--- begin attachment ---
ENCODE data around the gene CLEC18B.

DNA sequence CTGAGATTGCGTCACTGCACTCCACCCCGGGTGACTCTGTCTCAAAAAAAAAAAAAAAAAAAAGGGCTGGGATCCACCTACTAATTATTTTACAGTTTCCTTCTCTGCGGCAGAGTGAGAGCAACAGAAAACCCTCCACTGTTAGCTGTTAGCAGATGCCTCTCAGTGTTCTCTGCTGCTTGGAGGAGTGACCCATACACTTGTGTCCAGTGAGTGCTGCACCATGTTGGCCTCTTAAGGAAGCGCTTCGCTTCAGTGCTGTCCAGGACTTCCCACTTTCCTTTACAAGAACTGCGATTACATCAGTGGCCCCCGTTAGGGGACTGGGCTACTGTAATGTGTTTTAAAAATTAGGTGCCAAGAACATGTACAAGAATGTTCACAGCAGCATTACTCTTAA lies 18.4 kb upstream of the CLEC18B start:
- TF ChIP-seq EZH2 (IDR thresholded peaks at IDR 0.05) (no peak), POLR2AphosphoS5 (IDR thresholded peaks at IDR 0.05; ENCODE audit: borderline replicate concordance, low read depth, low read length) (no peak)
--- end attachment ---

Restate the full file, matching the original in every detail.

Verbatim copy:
ENCODE data around the gene CLEC18B.

DNA sequence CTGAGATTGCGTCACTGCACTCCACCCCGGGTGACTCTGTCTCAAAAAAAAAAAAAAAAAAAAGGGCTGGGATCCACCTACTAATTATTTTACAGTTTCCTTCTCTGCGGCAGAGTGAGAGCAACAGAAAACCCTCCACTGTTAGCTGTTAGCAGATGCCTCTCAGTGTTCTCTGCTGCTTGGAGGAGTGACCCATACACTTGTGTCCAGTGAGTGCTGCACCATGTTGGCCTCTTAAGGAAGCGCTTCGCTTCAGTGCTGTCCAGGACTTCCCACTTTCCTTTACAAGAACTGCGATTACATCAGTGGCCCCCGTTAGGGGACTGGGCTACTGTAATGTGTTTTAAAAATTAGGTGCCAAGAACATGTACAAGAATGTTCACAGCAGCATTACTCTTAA lies 18.4 kb upstream of the CLEC18B start:
- TF ChIP-seq EZH2 (IDR thresholded peaks at IDR 0.05) (no peak), POLR2AphosphoS5 (IDR thresholded peaks at IDR 0.05; ENCODE audit: borderline replicate concordance, low read depth, low read length) (no peak)